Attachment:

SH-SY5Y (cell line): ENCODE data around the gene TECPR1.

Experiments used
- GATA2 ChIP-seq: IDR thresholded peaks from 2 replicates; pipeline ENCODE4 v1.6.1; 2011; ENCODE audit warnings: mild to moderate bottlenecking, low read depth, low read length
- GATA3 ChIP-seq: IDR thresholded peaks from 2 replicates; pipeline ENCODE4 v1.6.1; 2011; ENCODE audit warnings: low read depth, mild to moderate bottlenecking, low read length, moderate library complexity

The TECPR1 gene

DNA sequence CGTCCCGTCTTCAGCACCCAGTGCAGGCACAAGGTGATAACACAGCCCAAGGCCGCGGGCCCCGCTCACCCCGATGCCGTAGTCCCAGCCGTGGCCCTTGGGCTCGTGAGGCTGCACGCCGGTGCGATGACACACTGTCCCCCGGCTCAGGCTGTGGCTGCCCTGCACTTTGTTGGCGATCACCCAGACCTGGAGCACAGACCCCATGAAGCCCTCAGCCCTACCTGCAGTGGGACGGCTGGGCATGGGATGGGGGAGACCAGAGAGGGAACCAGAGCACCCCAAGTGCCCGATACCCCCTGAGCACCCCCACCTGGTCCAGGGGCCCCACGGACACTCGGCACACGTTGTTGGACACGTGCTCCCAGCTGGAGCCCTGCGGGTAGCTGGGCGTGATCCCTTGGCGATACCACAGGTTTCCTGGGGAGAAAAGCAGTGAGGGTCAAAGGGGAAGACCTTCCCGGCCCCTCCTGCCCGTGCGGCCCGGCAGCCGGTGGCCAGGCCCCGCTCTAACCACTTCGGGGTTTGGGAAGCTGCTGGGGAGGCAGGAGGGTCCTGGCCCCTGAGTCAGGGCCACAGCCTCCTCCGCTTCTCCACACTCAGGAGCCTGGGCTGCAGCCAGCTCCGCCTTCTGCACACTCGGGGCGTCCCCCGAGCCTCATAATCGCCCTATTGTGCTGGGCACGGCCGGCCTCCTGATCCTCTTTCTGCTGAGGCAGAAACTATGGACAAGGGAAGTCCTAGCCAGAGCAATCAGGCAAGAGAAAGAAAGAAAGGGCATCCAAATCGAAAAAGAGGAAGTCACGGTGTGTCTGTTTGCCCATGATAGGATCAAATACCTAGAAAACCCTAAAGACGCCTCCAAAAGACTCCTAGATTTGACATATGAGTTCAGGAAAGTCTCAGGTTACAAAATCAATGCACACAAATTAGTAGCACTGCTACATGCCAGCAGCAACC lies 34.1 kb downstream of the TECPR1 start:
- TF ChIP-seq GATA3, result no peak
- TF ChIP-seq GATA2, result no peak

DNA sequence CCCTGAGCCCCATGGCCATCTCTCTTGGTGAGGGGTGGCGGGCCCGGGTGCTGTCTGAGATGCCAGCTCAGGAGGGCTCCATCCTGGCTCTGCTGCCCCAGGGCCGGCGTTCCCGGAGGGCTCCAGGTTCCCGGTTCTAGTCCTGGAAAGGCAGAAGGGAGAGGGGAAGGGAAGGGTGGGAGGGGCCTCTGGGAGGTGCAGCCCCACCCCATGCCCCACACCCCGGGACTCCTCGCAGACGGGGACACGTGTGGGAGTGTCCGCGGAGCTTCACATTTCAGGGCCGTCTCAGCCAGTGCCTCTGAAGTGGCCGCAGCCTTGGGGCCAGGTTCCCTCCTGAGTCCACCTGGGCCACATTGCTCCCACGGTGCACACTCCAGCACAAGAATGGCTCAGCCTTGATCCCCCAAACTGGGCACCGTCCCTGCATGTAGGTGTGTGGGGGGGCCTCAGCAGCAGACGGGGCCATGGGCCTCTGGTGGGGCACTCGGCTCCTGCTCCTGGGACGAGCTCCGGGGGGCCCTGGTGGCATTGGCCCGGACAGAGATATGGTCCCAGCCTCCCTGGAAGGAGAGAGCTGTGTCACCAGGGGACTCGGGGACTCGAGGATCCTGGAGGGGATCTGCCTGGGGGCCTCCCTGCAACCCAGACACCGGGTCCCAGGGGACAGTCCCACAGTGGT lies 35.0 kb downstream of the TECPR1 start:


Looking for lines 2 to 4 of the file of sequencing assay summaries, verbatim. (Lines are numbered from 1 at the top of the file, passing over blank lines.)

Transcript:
Experiments used
- GATA2 ChIP-seq: IDR thresholded peaks from 2 replicates; pipeline ENCODE4 v1.6.1; 2011; ENCODE audit warnings: mild to moderate bottlenecking, low read depth, low read length
- GATA3 ChIP-seq: IDR thresholded peaks from 2 replicates; pipeline ENCODE4 v1.6.1; 2011; ENCODE audit warnings: low read depth, mild to moderate bottlenecking, low read length, moderate library complexity